Commentary on the AI Forum’s latest report
The AI Forum NZ’s latest report, AI: shaping a future New Zealand, was launched yesterday across the country and media outlets nationwide.
FaceMe, a member of AI Forum NZ, is playing a pivotal role in shaping NZ’s AI strategy globally. It’s Head of Product, Victor Yuen, last week participated in the first working group session in New York for the “AI, Labour and the Economy” pillar of Partnership on AI. He weighs in on the AI Forum NZ’s report / IS AVAILABLE FOR INTERVIEWS:
• A NEED TO DIG DEEPER ON THE IMPACT OF AI TO LABOUR: “The report makes some very good points that are in opposition to much of the fear-based sensationalism out there. Critical, however, will be unpacking the assumptions made around the displacement of the workforce. There are two big considerations. First - AI can not only replace your physical abilities but also your cognitive facilities. Secondly, technology disruption is much faster than it used to be in the 1900s. As an example, Uber was founded in 2009 and has taken less than nine years to completely upset an industry. Self driving trucks represent a step change in logistics and newcomer startups could rapidly make business models of incumbents unsustainable. Regardless of the speed at which this disruption will take place, it is imperative that we encourage open, collaborative discussion across industry, academia and Government, to understand who will be disrupted and how we can help them make meaningful contributions to society. I also foresee structural unemployment where jobs are disrupted in one discipline such as truck driving and then created in machine learning, for instance. FaceMe as an AI company is taking this responsibility seriously through investment in AI partnerships as well as implementing key ethical principles into our products and processes.”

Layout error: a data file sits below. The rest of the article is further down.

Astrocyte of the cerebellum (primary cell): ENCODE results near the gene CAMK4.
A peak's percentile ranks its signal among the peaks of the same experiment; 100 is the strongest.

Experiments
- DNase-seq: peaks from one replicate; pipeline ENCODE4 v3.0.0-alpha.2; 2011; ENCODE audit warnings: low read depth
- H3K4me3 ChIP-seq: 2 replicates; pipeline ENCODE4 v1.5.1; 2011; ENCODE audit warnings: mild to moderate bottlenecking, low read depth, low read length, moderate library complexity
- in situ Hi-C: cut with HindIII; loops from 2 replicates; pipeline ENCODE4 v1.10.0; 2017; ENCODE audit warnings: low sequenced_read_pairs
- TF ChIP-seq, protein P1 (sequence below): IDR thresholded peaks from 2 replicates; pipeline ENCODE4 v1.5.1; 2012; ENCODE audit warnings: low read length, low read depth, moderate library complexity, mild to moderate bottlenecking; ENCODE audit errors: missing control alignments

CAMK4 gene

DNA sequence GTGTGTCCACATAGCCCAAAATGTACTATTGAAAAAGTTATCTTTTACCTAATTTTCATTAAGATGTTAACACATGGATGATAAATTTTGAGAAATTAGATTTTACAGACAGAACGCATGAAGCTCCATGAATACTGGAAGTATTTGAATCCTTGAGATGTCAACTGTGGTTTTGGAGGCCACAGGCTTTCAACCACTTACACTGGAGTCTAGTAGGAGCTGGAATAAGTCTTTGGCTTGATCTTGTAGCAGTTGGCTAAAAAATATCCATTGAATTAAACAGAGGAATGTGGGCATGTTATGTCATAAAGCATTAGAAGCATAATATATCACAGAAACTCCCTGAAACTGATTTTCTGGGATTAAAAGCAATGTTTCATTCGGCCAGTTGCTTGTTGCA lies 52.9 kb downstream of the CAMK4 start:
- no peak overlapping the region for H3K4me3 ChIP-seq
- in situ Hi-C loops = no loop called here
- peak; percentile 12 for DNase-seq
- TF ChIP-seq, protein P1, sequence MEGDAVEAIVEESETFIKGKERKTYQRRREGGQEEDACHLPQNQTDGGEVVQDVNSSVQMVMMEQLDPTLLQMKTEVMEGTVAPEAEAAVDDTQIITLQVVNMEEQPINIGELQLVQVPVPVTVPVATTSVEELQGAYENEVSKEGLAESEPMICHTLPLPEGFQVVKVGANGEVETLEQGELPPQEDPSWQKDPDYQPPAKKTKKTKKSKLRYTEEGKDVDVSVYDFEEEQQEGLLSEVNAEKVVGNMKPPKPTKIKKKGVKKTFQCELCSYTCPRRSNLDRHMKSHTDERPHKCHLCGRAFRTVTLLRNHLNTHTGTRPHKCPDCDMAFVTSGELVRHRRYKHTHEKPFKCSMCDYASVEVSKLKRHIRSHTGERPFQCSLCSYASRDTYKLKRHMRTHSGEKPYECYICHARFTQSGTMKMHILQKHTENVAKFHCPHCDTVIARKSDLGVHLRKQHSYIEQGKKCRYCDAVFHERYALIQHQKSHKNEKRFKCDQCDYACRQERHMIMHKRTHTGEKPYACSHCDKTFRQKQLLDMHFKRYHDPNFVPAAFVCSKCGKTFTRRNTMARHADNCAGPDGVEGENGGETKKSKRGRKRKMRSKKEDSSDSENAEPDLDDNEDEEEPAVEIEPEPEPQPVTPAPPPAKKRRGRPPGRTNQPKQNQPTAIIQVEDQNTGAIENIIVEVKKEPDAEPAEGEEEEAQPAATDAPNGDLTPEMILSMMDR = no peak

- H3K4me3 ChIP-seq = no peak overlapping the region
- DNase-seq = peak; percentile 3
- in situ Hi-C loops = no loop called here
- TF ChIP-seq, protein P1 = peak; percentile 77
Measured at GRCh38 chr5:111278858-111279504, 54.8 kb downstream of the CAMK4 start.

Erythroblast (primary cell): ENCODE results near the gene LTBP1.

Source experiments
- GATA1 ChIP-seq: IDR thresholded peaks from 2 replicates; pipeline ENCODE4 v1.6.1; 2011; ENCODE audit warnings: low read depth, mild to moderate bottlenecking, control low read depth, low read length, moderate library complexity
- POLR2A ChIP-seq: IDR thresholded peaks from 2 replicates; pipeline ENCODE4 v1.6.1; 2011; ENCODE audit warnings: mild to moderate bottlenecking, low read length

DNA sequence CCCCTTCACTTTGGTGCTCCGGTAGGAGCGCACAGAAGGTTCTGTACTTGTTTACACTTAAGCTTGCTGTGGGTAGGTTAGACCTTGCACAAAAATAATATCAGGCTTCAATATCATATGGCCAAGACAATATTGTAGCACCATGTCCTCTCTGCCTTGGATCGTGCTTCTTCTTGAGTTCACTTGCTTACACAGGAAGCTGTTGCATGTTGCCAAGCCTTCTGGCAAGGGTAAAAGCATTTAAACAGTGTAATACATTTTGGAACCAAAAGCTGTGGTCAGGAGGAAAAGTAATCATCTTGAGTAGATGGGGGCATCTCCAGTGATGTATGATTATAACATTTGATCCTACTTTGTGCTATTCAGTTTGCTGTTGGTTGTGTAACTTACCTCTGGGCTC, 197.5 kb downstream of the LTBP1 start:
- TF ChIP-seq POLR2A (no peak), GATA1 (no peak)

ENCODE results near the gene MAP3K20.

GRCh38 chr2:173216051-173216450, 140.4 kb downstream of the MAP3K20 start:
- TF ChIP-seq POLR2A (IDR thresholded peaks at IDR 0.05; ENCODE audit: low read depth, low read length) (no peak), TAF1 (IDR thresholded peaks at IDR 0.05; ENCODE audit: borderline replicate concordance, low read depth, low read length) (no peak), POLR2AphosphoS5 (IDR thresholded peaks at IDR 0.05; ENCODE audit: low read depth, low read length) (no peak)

• LOOK BEYOND NATIONAL BORDERS: “Many countries are investing in AI and we often see ourselves in competition with each other. This attitude could be dangerous as we could create an AI arms race. We need to have open and collaborative conversations globally and not just invest in our own country’s future – but how AI can be used to further humanity as a whole. Organisations and collectives of people now operate trans border, we as a nation should embrace this too."
• NZ CAN LEVERAGE ITS UNIQUE ATTRIBUTES: “Any AI investment needs to focus on producing meaningful outcomes. Investing in AI for the sake of AI, is a “me too” conversation and that investment would be better spent elsewhere. We have the opportunity to take a global design thinking view on both potential risks and problems created by AI and also what world problems can be solved. As a nimble and progressive country, we have the opportunity to take the lead by experimenting, executing and ensuring the learnings can be applied by other nations and communities."